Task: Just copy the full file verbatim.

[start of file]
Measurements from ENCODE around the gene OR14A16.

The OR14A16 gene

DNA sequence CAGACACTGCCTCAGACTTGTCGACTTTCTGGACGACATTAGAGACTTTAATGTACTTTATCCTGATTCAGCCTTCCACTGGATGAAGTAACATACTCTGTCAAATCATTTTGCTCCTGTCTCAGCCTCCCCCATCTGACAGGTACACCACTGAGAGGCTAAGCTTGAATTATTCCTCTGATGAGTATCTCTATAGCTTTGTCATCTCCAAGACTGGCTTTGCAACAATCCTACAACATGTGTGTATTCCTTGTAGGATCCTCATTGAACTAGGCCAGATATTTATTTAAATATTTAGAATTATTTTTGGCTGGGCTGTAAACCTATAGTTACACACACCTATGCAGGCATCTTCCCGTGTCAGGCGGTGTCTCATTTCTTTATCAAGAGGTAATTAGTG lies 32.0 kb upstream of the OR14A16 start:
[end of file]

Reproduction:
Measurements from ENCODE around the gene OR14A16.

The OR14A16 gene

DNA sequence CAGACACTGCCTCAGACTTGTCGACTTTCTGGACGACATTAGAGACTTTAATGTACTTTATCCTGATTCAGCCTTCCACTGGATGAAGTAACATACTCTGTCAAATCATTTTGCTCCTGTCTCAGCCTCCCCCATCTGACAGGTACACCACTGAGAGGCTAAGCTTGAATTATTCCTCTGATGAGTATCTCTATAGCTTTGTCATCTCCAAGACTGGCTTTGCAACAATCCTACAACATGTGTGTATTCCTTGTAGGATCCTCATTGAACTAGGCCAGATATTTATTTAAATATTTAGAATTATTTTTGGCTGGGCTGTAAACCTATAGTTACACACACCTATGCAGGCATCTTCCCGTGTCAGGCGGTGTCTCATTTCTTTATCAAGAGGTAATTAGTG lies 32.0 kb upstream of the OR14A16 start: